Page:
The Jadad Scale was used to evaluate the methodological quality of individual RCT [24]. This scale consisted of three evaluation elements: randomization (0–2 points), blinding (0–2 points), dropouts and withdrawals (0–1 points). The score of Jadad Scale varied from 0 to 5 points. Jadad score ≤ 2 suggested low quality, while Jadad score ≥ 3 indicated high quality [25].

Outcome measures

The following information was extracted: first author, publication year, sample size, age, male, smoking and methods of two groups. The primary outcomes were pain scores at 0 h and pain scores at 24 h. Secondary outcomes included neuropathic pain, dizziness, headache and nausea.

Statistical analysis

A team consisting of three authors did the statistical analyses. Odd ratio (OR) with 95% confidence interval (CI) was applied to evaluate dichotomous outcomes, while mean difference (MD) with 95% CI was used to assess continuous outcomes. I2 statistic was applied to assess the heterogeneity, and significant heterogeneity was observed when I2 > 50% [26]. The random-effect model was used when encountering significant heterogeneity, and otherwise fixed-effect model was applied. We conducted the sensitivity analysis through detecting the influence of a single study on the overall estimate via omitting one study in turn or using the subgroup analysis. P ≤ 0.05 indicated statistical significance and Review Manager Version 5.3 was used in all statistical analyses.


Literature search, study characteristics and quality assessment

Figure 1 showed the flow chart for the selection process and detailed identification. 178 publications were searched after the initial search of databases. 53 duplicates and 117 papers after checking the titles/abstracts were excluded. Three studies were removed because of the study design and five RCTs were ultimately included in the meta-analysis [19,20,21, 27, 28].

Fig. 1
figure 1

Flow diagram of study searching and selection process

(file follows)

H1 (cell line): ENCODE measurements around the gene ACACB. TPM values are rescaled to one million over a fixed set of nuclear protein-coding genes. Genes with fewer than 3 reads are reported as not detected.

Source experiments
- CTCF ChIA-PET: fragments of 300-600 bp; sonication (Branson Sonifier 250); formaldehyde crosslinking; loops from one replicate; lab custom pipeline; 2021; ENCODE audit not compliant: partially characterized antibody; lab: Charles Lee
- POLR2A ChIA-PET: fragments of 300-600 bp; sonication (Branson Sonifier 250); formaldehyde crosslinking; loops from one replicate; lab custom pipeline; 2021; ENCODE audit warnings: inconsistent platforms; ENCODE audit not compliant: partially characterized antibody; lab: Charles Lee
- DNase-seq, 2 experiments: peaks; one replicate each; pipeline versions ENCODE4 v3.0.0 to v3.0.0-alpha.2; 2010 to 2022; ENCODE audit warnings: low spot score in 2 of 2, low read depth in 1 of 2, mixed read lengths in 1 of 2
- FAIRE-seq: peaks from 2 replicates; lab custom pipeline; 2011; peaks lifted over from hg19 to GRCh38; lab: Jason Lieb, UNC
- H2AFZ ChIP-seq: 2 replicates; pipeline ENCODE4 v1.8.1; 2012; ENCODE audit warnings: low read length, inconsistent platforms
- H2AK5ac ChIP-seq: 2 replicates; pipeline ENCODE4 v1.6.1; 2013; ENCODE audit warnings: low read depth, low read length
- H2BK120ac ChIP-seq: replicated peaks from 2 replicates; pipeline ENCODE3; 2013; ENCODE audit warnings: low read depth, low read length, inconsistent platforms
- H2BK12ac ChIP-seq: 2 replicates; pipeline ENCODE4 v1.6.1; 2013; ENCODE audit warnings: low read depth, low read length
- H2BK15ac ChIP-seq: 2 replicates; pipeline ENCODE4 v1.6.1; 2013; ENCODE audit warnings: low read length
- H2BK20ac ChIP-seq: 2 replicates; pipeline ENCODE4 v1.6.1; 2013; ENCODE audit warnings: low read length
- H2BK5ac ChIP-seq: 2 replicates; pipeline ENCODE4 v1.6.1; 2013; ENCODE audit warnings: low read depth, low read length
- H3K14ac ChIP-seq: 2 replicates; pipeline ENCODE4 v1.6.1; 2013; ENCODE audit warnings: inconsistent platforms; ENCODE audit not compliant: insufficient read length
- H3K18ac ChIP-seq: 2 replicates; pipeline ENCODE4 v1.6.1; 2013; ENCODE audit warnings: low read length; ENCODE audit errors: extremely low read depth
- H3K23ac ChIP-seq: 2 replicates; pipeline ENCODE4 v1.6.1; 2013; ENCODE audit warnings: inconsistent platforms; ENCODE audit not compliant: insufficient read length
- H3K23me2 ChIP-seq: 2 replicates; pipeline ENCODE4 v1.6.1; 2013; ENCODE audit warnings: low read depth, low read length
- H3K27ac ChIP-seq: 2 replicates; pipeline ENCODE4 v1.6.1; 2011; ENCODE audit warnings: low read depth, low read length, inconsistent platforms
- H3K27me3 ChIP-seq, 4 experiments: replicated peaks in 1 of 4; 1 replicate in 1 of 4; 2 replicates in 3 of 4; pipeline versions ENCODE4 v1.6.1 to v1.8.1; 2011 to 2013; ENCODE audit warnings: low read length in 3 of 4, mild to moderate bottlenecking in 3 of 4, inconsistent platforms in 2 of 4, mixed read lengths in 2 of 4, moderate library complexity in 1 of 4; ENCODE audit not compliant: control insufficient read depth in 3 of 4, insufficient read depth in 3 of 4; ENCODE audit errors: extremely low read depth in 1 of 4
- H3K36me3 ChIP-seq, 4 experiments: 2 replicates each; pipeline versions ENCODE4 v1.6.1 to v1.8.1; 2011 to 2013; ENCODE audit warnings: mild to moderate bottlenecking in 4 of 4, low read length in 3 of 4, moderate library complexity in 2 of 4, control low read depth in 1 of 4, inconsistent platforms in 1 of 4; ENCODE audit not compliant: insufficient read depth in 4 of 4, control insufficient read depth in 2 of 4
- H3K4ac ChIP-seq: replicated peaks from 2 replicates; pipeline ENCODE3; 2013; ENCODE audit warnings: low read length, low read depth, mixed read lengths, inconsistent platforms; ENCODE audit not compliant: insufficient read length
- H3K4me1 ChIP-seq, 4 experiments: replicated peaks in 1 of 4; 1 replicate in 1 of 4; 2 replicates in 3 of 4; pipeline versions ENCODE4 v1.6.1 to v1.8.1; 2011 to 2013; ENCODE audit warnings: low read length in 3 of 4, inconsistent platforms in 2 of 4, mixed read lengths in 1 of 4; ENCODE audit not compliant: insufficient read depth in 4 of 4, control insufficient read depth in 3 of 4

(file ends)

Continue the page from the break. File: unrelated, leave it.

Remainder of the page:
The baseline characteristics of five eligible RCTs were summarized in Table 1. The five studies were published between 2015 and 2019, and total sample size was 329. There were similar characteristics between pregabalin group and control group. Among the five RCTs, two studies reported pain scores at 0 h and pain scores at 24 h [20, 21], three studies reported neuropathic pain [19, 20, 28], three studies reported dizziness [20, 21, 28], two studies reported headache [20, 21] and three studies reported nausea [20, 21, 28]. Jadad scores of the five included studies ranged from 3 to 5, and all studies were considered to have high quality according to quality assessment.

Table 1 Characteristics of included studies

Primary outcomes: pain scores at 0 h and pain scores at 24 h

The acute pain within 24 h after the thoracic surgery was crucial for patients’ recovery and satisfaction. There was no significant heterogeneity remained for the primary outcomes, and thus the fixed-effect model was used. Compared to control group for thoracic surgery, pregabalin was associated with significantly lower pain scores at 0 h (MD=-0.70; 95% CI=-1.10 to -0.30; P = 0.0005) with low heterogeneity among the studies (I2 = 19%, heterogeneity P = 0.27, Fig. 2) and pain scores at 24 h (MD=-0.47; 95% CI=-0.75 to -0.18; P = 0.001) with low heterogeneity among the studies (I2 = 26%, heterogeneity P = 0.24, Fig. 3).

Fig. 2
figure 2

Forest plot for the meta-analysis of pain scores at 0 h

Fig. 3
figure 3

Forest plot for the meta-analysis of pain scores at 24 h